Day 2-3

The next part of the trail is known as 28 Bends. These are steep switchbacks with incredible views that seem to last forever – if you set off early enough of a full stomach, though, you’ll still be full of energy when you finish this section. You’ll then be able to stop for lunch at the Halfway Lodge! The food isn’t too pricey, and the views are (of course) absolutely spectacular. They even have a ‘Toilet with a view’ which you absolutely must use, whether you need to or not… they claim that their toilet has the best view in the world and let’s face it, they’re probably right.

From here, the trek is smoother and the views continue to be beautiful. There are more guesthouses along the way such as Tina’s (where you can purchase your book ticket back to Shangri-La or Lijiang for the next day if need be) and the Tibet Guest House, who allegedly do the best food in the whole of Tiger Leaping Gorge. Sean’s Guest House and Chateau De Woody are nearby too. You don’t need to stay for the second night but it can give you the chance to rest and get up early to see an amazing sunrise as well as explore the Walnut Grove area. This is where the Tiger Leaping Stone and the sky ladders are.

Hiking in Yunnan

Can you hike the lower trail?

The lower road is newly built, but that doesn’t necessarily mean it is perfectly safe to hike. It is crossed by waterfalls at several points, and there are rockslides often. Sometimes the road disappears into the river itself. The lower trail of Tiger Leaping Gorge is best reserved for experienced gorge-walkers and hikers, as it is a much more difficult trek and one that can get dangerous at certain points. There is nothing comfortable about wading through waterfalls – although the views from down here are absolutely breathtaking.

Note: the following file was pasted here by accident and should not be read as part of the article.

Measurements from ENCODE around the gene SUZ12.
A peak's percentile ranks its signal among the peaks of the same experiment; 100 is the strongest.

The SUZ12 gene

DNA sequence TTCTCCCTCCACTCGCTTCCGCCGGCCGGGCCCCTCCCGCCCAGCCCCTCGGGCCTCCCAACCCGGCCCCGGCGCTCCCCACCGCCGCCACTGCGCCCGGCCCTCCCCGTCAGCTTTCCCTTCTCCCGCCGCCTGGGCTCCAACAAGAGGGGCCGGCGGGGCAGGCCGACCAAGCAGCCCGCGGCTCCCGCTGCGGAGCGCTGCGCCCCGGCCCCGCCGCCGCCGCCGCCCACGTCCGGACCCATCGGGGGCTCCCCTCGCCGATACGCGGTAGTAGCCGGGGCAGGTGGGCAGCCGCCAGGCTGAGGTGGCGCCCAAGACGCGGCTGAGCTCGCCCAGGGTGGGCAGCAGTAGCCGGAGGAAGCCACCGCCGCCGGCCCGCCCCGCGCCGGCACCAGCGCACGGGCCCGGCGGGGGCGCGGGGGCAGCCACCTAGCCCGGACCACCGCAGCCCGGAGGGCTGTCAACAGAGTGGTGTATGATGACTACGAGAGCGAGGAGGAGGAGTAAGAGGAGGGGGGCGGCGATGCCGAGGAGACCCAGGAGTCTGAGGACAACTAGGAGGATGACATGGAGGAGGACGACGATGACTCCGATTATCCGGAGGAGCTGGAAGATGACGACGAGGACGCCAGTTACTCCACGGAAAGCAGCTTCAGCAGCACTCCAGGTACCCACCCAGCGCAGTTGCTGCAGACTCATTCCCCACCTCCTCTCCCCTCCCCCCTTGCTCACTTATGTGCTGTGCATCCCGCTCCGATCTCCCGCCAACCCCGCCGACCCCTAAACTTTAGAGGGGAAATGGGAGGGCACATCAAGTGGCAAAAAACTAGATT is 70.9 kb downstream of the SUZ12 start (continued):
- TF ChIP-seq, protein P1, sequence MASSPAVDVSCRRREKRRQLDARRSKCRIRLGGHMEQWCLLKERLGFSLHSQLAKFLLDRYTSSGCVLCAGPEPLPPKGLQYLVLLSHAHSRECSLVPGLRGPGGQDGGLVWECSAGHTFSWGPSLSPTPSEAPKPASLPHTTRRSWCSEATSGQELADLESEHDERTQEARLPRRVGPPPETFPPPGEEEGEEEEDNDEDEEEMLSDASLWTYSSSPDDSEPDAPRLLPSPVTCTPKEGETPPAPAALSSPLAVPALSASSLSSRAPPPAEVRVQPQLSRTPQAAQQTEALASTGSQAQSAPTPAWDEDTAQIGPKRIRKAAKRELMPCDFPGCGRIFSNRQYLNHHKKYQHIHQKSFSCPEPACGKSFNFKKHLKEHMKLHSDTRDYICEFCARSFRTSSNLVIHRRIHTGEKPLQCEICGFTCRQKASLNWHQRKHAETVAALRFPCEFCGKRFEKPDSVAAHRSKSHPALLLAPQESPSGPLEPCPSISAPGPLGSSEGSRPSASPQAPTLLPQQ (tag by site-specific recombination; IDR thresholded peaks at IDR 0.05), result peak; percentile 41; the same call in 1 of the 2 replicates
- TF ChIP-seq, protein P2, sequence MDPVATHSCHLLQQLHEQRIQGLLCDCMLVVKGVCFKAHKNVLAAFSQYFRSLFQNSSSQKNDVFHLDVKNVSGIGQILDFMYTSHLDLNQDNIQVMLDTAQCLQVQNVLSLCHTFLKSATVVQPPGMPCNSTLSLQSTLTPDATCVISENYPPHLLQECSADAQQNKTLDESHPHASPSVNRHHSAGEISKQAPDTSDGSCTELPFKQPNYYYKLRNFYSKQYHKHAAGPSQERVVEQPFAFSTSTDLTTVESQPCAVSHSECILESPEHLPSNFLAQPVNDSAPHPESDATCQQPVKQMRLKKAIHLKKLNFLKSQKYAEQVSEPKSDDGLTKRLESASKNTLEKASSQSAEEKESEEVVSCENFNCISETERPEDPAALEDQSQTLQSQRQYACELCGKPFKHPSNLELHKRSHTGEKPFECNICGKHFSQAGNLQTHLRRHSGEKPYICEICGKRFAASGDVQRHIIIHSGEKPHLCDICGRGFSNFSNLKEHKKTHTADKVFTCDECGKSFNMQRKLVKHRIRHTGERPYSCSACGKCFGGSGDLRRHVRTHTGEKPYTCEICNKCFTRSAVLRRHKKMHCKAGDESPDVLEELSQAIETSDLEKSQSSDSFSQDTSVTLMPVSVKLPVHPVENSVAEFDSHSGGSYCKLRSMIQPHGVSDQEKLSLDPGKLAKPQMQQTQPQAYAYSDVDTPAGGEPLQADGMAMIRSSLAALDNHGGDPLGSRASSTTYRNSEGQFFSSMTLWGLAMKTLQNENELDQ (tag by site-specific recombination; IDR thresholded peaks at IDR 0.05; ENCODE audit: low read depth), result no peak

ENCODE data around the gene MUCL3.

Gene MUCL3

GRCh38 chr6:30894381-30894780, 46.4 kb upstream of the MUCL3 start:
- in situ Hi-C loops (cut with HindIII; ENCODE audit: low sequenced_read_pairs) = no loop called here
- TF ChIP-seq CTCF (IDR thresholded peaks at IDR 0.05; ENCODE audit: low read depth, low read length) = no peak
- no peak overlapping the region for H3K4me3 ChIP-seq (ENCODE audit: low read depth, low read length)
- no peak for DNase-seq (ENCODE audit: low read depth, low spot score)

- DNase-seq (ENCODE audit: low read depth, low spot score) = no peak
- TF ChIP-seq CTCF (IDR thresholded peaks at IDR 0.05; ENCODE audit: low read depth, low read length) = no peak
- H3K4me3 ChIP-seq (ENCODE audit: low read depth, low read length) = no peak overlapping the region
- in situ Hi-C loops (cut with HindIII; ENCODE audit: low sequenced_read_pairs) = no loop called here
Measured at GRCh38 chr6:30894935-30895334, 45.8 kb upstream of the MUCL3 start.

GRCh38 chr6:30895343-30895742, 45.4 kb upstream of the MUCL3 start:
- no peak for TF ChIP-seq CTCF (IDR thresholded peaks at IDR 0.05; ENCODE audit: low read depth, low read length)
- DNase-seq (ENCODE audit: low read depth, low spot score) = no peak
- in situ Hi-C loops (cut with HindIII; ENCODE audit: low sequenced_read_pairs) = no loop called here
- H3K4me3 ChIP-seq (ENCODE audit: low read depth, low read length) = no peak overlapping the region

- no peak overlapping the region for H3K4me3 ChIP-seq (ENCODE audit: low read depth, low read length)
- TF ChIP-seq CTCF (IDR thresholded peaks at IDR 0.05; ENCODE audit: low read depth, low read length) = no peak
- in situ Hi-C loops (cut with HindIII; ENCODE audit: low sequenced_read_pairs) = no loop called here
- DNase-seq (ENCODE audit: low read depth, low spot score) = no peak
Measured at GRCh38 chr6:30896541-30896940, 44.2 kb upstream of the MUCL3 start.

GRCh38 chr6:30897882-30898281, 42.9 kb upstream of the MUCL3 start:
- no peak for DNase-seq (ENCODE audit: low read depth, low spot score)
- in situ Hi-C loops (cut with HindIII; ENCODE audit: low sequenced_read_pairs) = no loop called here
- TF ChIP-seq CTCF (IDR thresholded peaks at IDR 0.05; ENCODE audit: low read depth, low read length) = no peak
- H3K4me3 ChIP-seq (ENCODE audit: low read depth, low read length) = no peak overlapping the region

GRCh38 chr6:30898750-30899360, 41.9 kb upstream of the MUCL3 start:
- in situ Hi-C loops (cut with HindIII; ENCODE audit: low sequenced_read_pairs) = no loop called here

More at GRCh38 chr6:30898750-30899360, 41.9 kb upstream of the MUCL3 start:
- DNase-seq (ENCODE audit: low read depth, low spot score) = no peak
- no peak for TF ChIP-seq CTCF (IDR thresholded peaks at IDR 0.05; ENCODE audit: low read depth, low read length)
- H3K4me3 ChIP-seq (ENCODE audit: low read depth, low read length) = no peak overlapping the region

Things to note when trekking at Tiger Leaping Gorge

  • Food can be bought at various points along the trek, but be sure to pack some extra snacks if you think you’ll need the energy boost. Always carry water with you, too.
  • Take waterproof clothing, and layers in case it gets cold – which it does during winter. Gloves are a must.
  • You’re very unlikely to get lost, as red and yellow arrows along with blue signposts will let you know where you are and where you’re headed all along the Upper Trail.
  • Locals built and maintain the bridges and ladders, so bear that in mind when deciding whether to pay for the use of them or not. This is their livelihood.

Places to stay along the way

Some guest houses have already been mentioned, and there are plenty at Tiger Leaping Gorge. They don’t cost a lot, and provide somewhere basic to get your head down after a day of walking – ready for another day of walking when you wake up.

Naxi Family Guest House

The accommodation has heated blankets, amazing views, a rooftop terrace, great food and really helpful, friendly staff. Not far into the trail, it doesn’t get too busy. You’ll even get to meet the cats who live here! It’s just a great way to ease yourself into Tiger Leaping Gorge.

Tina’s Guest House

Further into the trail, Tina’s is one of the best-known guest houses at Tiger Leaping Gorge. The bus driver bringing you to the trail will even carry on and drop any luggage off here for you, to save you carrying it along with you. This means your belongings will be waiting for you at the guest house. As mentioned, you can of course get the bus back from here at the end of your hike too. With double rooms, family rooms and a dormitory there are various options here. Free WiFi and a bar/restaurant make this a great choice for accommodation at the gorge.

Sean’s Guest House

WiFi, parking and stunning views make this a great place to stay. Sean’s Guest House has comfortable rooms with heating and private bathrooms as well as an on-site restaurant, outdoor seating and much more. There is a shared kitchen, a lounge area and of course, you’re in the perfect location for horseback riding and hiking. 

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Dr Hayley Stainton

Hi, am Dr Hayley Stainton

I’ve been travelling, studying and teaching travel and tourism since I was 16. Through Tourism Teacher I share my knowledge on the principles and practice of travel and tourism management from both an academic and practical perspective.